Photo by Melody

PlantFiles: Frangipani, Plumeria
Plumeria alba

Family: Apocynaceae (a-pos-ih-NAY-see-ee) (Info)
Genus: Plumeria (ploo-MEER-ee-a) (Info)
Species: alba (AL-ba) (Info)

» View all varieties of Plumeria

One vendor has this plant for sale.

2 members have or want this plant for trade.

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Tropicals and Tender Perennials

6-8 ft. (1.8-2.4 m)
8-10 ft. (2.4-3 m)
10-12 ft. (3-3.6 m)
12-15 ft. (3.6-4.7 m)
15-20 ft. (4.7-6 m)
20-30 ft. (6-9 m)

4-6 ft. (1.2-1.8 m)
6-8 ft. (1.8-2.4 m)
8-10 ft. (2.4-3 m)
10-12 ft. (3-3.6 m)

USDA Zone 10a: to -1.1 C (30 F)
USDA Zone 10b: to 1.7 C (35 F)
USDA Zone 11: above 4.5 C (40 F)

Sun Exposure:
Full Sun
Sun to Partial Shade


Bloom Color:
White/Near White

Bloom Time:
Late Spring/Early Summer
Mid Summer
Late Summer/Early Fall
Mid Fall
Late Fall/Early Winter


Other details:
This plant is attractive to bees, butterflies and/or birds
Flowers are fragrant
Average Water Needs; Water regularly; do not overwater
Flowers are good for cutting
Suitable for growing in containers

Soil pH requirements:
6.1 to 6.5 (mildly acidic)
6.6 to 7.5 (neutral)

Patent Information:

Propagation Methods:
From woody stem cuttings
From softwood cuttings
From semi-hardwood cuttings
From hardwood cuttings
Allow cut surface to callous over before planting
From seed; sow indoors before last frost
From seed; germinate in a damp paper towel
By grafting
By air layering

Seed Collecting:
Bag seedheads to capture ripening seed
Allow seedheads to dry on plants; remove and collect seeds
Seed does not store well; sow as soon as possible
N/A: plant does not set seed, flowers are sterile, or plants will not come true from seed

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1 positive
No neutrals
No negatives

Gardeners' Notes:

Positive HolyChickin On Jun 10, 2010, HolyChickin from Fort Lauderdale, FL wrote:

No matter if you call it Frangi Pangi, Plumeria; this tree is absolutely breathtaking! And the flowers smell SOOOOOO yummy! If I could, I would walk around with them pasted to my face!

They don't get very large but completely make up for it in how pretty they are! I saw one well taken care of (it had some age so it's owner definitely loved it) some years back and fell head over heels. It looked like an umbrella with perfect little all white flowers. It really made me feel like I was in paradise.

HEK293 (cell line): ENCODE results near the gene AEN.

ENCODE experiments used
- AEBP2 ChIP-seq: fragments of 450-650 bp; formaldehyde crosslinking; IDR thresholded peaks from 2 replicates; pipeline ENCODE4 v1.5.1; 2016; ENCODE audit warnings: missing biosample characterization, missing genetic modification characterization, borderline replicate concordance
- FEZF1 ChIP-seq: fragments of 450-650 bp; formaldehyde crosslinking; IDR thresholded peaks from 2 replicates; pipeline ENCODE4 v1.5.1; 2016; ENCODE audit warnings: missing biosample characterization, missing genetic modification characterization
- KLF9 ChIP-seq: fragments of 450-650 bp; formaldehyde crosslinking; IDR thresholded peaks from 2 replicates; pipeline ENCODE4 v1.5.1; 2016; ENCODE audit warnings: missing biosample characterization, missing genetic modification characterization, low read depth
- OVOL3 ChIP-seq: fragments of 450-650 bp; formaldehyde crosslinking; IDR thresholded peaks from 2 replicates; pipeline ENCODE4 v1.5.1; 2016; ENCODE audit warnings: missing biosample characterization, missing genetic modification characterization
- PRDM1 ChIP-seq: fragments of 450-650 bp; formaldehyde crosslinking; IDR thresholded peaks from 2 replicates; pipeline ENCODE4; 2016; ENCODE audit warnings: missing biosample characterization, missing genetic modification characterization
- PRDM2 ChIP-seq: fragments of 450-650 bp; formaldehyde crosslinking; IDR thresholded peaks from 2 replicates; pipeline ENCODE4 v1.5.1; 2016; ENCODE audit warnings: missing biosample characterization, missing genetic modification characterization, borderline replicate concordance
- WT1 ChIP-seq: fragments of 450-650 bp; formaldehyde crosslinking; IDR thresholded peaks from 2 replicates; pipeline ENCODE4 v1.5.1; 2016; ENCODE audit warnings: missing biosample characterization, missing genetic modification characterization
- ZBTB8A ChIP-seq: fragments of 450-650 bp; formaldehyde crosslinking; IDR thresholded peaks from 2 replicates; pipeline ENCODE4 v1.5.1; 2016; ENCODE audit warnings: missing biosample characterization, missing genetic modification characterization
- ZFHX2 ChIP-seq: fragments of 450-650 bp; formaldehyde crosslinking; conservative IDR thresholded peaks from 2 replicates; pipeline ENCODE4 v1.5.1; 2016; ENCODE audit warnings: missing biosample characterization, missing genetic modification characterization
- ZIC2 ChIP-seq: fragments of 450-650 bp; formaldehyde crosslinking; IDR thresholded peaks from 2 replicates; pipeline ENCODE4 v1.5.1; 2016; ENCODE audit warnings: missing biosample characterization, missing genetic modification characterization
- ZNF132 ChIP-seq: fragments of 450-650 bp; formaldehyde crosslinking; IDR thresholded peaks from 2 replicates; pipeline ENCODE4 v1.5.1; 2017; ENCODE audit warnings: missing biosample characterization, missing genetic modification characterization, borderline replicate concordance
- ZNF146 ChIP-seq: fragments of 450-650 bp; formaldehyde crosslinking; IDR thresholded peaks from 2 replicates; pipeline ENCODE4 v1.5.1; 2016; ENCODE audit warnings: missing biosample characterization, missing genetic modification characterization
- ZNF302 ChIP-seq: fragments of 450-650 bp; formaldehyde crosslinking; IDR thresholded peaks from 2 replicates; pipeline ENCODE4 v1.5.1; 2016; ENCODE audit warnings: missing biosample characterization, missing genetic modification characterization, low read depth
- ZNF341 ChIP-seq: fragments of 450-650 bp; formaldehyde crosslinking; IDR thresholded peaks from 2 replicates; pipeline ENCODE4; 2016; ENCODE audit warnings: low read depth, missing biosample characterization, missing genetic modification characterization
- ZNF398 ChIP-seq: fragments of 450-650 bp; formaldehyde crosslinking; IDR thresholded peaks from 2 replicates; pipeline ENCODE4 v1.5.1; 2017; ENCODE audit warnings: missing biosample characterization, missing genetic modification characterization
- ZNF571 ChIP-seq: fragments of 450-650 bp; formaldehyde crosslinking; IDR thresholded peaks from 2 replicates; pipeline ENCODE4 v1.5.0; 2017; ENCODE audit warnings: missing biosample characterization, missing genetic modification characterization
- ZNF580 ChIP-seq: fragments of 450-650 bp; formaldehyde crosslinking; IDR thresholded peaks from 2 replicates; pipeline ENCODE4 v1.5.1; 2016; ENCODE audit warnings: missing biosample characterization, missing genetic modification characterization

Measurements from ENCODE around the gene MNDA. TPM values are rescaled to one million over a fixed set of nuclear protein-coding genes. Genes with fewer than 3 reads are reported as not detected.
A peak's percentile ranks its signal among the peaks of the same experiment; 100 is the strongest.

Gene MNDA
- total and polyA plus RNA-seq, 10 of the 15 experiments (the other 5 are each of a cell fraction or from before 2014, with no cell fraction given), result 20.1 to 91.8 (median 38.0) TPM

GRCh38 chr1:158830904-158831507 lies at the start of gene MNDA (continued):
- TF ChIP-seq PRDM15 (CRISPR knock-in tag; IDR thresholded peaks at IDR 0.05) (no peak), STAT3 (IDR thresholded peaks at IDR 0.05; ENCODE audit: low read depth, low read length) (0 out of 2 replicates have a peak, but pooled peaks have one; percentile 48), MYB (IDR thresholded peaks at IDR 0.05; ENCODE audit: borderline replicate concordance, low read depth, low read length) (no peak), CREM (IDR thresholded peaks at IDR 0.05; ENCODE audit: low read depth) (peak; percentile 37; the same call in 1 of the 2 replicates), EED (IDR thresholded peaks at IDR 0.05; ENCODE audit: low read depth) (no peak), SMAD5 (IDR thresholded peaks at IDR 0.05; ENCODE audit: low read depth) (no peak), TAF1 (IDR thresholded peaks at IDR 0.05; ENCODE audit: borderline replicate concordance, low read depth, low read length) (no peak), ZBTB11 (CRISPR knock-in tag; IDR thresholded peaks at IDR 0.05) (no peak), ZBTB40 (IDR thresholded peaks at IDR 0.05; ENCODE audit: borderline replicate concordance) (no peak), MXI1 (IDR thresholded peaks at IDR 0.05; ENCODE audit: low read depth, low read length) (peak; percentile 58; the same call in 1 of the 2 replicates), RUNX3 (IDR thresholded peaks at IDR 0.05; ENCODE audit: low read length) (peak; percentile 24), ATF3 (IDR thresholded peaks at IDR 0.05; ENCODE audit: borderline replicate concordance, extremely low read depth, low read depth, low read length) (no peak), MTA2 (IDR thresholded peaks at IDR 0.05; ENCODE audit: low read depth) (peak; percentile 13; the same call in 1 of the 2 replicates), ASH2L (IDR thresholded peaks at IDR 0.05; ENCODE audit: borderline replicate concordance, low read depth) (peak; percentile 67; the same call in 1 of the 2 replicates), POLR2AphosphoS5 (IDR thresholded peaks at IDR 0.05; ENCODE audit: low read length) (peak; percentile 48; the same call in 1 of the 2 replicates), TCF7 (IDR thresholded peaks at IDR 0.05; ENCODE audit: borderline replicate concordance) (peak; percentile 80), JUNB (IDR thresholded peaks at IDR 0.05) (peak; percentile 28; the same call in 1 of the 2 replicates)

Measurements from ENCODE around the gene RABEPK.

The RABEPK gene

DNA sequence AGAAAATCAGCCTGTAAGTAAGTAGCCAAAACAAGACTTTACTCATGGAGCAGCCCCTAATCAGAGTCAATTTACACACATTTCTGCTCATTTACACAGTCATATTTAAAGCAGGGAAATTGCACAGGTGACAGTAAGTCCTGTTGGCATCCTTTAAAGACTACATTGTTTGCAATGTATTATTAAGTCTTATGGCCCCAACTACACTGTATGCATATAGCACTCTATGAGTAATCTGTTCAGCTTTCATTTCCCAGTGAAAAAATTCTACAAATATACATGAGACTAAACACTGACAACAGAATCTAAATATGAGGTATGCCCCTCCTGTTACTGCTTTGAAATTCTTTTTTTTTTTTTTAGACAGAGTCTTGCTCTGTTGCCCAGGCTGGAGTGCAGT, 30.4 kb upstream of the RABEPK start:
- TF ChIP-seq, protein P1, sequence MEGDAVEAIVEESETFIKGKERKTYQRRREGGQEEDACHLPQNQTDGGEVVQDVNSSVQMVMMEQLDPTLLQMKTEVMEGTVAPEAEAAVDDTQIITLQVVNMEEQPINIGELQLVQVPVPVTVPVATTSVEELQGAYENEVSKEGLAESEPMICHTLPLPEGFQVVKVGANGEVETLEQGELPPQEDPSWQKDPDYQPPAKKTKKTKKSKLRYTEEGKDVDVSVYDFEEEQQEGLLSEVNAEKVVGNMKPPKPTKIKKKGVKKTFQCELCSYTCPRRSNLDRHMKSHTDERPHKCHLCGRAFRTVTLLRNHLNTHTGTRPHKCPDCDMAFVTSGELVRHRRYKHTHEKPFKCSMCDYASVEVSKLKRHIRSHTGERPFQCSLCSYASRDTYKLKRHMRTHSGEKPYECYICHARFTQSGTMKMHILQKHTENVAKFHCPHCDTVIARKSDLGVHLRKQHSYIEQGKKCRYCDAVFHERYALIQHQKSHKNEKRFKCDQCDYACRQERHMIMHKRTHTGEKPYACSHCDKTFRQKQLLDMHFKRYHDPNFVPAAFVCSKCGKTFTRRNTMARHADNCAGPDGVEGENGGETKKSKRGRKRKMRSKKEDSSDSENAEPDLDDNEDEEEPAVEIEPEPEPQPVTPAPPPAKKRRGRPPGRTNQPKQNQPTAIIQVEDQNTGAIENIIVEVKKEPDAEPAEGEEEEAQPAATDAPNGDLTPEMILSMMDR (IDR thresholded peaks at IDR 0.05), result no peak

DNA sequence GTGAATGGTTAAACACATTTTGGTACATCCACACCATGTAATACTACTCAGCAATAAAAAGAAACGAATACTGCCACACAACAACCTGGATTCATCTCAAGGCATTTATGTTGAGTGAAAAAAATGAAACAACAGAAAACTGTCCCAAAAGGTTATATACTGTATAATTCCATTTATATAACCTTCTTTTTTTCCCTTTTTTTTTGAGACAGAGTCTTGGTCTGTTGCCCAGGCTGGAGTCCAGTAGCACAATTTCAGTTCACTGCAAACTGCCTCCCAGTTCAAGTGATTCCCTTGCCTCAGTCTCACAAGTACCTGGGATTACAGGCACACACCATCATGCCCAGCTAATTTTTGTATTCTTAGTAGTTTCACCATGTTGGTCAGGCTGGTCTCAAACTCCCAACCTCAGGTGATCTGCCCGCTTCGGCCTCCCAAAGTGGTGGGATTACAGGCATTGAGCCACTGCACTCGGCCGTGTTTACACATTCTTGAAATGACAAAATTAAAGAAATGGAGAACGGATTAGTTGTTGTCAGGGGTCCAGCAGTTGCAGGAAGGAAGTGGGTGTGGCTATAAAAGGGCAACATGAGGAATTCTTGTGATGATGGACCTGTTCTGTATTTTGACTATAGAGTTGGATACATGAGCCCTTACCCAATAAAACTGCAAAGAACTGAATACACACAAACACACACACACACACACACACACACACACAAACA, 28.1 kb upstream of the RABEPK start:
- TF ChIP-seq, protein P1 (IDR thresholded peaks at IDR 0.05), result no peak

About 3 years ago, I was in a local nursery with my Mom and we found several 'sticks in pots' marked Plumeria. I knew EXACTLY what it was and talked my Mom into planting it in her front yard. She used to have a tree in the same place that was taken out by Hurricane Wilma and was looking for something to replace it. Since it is a smaller tree, she won't have to worry about it taking out the house if it falls in a hurricane. This of course won my argument. We were warned by the nursery not to water it a whole bunch. Since we do get a lot of rain around here, it has pretty much been maintenance free. The nursery wasn't sure which color it was so we planted it in the ground and waited for the Spring.

Once Spring arrived, very pretty white flowers with a yellow heart appeared. Of course my Mom was extatic because yellow is one of her favorite colors. The tree is still going strong to this day! I went for a vist a few weeks ago and it was blooming beautifully! She is very happy with it as it doesn't take up the entire yard but still gives some shade to the front.

Unfortunately, it is VERY sensitive to colder weather... thankfully, we don't get very much of it here. This last winter though was pretty cold... it of course lost all of it's leaves but as soon as the cold passed, it bounced back as if nothing happened. I am sure though if it was a little colder for a longer period of time, it wouldn't have been good at all.

It also, sometimes tends to get blackspot... when it does though, it looses all it's leaves and after a few weeks, it's sprouts more. I am sure with regular treatments, it probably wouldn't get anything at all.

I probably could lop off a branch to start my own but, I recently placed an order for seeds from Thailand in colors I have never seen locally before. Since I know the Plumeria is pretty successful here, I am going to give it a shot! With any luck, I'll be the the only person within a several mile radius with an ORANGE Frangi Pangi!


This plant has been said to grow in the following regions:

Brentwood, California
San Diego, California
Clearwater, Florida
Fort Lauderdale, Florida
Mulberry, Florida
Palm Bay, Florida
Windermere, Florida
Vieques, Puerto Rico

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